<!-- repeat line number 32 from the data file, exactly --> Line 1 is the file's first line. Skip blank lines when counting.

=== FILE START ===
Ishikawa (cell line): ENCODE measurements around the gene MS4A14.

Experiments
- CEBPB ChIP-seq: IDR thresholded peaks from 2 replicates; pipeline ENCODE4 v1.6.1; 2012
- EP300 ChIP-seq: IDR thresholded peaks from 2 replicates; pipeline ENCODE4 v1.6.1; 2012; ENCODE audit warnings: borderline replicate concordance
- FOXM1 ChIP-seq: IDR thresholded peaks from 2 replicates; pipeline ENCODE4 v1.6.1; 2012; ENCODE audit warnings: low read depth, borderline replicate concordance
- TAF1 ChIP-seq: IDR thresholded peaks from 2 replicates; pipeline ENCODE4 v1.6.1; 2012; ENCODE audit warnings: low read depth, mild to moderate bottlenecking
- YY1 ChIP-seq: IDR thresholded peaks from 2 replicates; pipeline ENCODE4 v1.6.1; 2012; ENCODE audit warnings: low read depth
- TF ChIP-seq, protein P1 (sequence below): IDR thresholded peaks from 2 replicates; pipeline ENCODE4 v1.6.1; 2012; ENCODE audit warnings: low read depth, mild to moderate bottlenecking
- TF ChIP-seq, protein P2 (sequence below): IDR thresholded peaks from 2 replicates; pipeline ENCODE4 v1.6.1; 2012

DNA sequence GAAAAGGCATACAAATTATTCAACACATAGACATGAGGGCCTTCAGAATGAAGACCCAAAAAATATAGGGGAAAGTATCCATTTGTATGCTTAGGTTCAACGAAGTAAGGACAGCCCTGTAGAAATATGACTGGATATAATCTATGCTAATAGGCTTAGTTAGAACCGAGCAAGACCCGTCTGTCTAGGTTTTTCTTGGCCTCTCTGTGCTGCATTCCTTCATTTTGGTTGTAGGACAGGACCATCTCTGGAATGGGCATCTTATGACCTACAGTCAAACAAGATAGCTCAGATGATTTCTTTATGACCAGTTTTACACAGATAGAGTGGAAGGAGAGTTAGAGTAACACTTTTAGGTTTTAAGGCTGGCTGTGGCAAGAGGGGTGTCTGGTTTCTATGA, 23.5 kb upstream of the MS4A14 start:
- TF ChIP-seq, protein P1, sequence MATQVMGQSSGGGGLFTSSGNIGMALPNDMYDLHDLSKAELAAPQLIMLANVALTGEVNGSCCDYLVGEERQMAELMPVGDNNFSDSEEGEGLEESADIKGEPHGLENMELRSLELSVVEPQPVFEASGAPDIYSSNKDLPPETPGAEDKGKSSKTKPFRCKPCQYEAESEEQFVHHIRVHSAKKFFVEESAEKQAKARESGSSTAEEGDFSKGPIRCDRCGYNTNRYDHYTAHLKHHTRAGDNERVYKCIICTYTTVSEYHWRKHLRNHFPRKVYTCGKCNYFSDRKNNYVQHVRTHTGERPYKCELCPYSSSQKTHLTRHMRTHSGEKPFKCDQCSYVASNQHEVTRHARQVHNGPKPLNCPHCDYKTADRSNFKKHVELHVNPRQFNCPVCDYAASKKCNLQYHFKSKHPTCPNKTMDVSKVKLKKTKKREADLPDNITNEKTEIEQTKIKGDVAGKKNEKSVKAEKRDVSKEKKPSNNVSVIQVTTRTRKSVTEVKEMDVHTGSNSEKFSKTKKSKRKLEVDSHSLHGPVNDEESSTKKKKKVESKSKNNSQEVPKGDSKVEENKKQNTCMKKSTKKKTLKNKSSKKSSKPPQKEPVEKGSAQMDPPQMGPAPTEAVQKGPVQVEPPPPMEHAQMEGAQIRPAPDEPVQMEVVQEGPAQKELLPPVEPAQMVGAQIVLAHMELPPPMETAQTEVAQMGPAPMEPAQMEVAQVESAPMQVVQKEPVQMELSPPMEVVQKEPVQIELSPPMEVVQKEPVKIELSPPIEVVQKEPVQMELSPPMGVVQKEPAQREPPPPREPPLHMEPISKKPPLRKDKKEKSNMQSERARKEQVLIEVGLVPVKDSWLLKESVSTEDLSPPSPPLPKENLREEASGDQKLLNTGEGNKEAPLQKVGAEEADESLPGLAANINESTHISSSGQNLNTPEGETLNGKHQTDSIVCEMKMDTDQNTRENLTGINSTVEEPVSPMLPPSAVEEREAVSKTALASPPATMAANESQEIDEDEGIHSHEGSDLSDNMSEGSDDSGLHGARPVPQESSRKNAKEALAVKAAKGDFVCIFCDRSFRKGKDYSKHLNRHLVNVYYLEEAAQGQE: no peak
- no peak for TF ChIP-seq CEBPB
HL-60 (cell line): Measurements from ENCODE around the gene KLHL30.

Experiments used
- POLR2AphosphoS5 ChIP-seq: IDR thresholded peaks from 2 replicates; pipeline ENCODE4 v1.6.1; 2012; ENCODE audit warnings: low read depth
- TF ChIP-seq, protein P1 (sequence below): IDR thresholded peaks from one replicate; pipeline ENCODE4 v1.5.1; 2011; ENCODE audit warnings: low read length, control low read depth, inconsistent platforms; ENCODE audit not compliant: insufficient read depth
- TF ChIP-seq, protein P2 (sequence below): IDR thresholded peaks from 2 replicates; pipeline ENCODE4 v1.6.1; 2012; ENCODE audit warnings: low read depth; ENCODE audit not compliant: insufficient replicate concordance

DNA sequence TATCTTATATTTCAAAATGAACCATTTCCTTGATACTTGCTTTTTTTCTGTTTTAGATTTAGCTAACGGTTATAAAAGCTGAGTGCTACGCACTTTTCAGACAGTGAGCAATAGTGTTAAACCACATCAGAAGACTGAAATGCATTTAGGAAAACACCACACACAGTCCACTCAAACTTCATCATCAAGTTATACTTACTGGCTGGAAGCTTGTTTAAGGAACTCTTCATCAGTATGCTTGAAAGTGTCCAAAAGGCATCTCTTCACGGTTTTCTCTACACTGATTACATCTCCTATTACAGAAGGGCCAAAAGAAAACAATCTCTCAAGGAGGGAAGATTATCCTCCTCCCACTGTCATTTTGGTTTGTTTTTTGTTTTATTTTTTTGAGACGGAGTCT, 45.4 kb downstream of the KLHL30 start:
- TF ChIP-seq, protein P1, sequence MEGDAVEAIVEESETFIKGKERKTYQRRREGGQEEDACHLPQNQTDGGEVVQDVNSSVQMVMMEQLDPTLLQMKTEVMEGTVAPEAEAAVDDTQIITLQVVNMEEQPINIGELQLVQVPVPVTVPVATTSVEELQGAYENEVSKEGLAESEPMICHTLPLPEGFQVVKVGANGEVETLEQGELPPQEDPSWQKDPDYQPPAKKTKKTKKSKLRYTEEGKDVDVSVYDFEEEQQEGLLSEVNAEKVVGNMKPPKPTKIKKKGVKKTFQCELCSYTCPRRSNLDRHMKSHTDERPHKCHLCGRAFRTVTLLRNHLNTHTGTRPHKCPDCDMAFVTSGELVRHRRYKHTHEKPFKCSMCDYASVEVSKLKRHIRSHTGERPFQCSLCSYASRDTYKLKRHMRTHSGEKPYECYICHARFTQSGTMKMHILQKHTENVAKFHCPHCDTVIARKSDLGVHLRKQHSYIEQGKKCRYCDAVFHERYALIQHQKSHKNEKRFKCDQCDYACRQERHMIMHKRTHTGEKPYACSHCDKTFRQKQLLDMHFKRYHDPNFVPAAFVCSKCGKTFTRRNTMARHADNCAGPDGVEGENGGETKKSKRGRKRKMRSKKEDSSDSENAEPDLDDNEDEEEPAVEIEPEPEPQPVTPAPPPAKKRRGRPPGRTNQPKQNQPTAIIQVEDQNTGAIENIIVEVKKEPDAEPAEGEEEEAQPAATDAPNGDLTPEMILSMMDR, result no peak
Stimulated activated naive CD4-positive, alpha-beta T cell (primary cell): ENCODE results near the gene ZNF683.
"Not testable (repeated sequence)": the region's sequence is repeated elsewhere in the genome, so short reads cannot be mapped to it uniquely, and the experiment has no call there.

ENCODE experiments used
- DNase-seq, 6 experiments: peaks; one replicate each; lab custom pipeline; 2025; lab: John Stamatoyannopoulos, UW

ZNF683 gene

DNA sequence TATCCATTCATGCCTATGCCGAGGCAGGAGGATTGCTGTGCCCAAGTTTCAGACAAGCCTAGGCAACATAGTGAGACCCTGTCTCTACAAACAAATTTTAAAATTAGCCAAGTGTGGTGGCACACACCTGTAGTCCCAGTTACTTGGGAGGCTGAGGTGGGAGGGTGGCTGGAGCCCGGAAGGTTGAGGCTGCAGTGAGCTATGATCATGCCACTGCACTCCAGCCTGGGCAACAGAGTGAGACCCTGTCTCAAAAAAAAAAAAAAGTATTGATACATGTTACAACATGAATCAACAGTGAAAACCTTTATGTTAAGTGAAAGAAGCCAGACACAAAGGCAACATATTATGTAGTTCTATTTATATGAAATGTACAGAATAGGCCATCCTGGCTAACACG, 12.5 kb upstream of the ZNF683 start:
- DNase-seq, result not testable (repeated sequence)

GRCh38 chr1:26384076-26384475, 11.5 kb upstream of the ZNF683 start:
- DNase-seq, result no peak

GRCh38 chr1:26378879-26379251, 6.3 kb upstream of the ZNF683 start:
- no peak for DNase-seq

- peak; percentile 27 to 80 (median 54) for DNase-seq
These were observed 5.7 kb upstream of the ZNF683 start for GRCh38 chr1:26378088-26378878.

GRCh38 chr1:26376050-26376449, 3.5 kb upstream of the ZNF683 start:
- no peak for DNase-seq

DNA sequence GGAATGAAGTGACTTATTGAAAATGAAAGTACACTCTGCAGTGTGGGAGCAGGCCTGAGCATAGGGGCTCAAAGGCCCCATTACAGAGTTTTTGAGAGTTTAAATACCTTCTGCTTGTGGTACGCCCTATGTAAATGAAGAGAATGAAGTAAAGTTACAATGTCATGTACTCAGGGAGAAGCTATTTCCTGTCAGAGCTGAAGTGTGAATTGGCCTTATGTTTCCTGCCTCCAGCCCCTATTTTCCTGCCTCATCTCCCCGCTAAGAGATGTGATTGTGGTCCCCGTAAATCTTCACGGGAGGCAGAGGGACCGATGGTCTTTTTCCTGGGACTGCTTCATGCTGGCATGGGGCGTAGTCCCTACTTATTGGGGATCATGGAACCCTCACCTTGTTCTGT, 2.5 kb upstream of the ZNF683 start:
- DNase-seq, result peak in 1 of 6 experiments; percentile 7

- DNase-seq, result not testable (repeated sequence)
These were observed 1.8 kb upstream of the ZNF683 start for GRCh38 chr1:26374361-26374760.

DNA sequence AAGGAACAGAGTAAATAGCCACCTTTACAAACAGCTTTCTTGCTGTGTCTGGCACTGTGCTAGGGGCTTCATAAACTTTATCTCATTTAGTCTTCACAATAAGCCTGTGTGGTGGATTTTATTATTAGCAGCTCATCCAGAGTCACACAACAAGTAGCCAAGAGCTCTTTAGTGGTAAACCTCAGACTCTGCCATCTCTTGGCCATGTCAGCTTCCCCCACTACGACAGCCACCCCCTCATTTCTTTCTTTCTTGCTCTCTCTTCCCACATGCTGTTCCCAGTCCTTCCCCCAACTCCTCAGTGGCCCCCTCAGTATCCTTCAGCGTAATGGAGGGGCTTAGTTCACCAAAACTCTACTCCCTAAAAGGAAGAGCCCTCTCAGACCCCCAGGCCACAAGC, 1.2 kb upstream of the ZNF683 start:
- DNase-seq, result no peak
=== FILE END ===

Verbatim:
These were observed 5.7 kb upstream of the ZNF683 start for GRCh38 chr1:26378088-26378878.